Musicians and co-operatives are meant for each other; they both have a need to work together to create a beautiful masterpiece.
So it should not surprise anyone that music co-operatives are in existence. Already in tune with the need to work collectively, many orchestras already operate on a democratic basis.
But those in formal co-operative structures never play second fiddle to anybody and the conductor is only the boss on the platform. It’s the way it should be.
Music has always been rooted in communities – and brass bands are the finest example of this in towns and villages. Of course, it’s not just co-operatives that have supported local brass bands, but the ‘Co-op’ bands are among the most famous.
Like co-operatives, local music projects have been creating a sense of community since the 19th century by bringing people together with a shared interest and allowing them to make a small difference.
In a step up from groups of co-operators singing co-operative hymns at conferences and joining hands with Auld Lang Syne, groups of professional musicians have seen co-operatives as a way to conduct their business in a tough industry.
A heavily capitalist industry that gives a small slice of earnings to musicians is a great story for the co-operative movement to help tackle. And exactly why co-ops exist in the first place.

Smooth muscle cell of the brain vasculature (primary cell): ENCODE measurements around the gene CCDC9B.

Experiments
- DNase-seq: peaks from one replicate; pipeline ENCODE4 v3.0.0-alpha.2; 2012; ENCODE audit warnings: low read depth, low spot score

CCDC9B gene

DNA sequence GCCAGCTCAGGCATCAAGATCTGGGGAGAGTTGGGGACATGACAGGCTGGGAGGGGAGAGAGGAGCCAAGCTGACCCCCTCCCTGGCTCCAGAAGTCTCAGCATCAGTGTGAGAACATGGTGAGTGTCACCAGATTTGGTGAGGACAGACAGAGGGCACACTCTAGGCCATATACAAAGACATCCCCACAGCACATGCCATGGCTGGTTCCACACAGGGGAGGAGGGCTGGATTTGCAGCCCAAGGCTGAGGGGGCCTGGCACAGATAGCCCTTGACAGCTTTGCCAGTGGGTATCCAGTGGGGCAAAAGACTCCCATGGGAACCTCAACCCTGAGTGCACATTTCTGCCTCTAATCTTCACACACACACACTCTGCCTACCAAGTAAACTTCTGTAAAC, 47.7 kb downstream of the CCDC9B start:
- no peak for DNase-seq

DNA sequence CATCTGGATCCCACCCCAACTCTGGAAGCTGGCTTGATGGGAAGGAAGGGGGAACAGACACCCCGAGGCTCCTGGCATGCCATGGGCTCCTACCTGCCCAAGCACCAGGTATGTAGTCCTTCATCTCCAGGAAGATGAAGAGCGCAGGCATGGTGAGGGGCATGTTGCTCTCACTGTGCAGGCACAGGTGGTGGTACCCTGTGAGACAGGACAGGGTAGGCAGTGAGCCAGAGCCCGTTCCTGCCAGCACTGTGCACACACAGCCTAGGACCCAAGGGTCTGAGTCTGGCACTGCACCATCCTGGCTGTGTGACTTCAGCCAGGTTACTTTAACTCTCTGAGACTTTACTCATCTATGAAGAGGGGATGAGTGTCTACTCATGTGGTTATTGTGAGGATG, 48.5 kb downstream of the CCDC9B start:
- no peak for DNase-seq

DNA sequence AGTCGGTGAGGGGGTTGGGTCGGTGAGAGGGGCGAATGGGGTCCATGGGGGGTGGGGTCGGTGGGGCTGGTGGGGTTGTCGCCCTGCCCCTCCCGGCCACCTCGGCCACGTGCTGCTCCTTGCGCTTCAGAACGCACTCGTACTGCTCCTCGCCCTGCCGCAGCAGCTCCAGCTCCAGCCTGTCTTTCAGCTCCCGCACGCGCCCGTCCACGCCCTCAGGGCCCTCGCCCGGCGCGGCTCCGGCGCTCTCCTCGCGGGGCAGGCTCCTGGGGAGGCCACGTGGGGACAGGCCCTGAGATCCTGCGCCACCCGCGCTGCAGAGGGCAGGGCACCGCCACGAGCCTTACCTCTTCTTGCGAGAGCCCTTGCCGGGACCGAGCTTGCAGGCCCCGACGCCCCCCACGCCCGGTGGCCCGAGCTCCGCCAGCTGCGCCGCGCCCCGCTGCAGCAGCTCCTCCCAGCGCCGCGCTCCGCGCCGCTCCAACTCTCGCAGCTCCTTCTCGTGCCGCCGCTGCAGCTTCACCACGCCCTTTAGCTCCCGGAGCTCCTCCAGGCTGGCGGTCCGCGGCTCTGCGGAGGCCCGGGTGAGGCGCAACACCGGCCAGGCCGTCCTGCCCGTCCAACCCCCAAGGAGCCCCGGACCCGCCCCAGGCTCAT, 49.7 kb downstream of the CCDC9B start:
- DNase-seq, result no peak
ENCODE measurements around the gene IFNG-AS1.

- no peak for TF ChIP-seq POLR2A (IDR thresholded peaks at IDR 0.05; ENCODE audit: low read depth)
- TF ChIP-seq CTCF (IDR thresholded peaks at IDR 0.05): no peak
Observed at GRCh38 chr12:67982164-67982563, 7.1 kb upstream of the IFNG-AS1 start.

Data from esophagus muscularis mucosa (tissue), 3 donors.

Sotones, a Southampton recording studio, is a major example of working against the system by pooling expertise and resources, while elsewhere music teachers have realised they don’t have to scale back operations following reductions in council funding.
With austerity cuts, the Musicians’ Union is getting behind worker co-operatives as a model for teachers to collaborate and to preserve jobs.
Mixing social care and sustainability, with music and the co-operative structure, is also a win. The Italian co-operative Lunezia shows creativity at its best by recycling everyday objects into musical instruments as a way to get people interested in music.
In a time of economic uncertainty and high unemployment, especially among the youth, there is a need to ensure a different way of working together is more widely known – and music, in its many forms, is another good way to get that message out.
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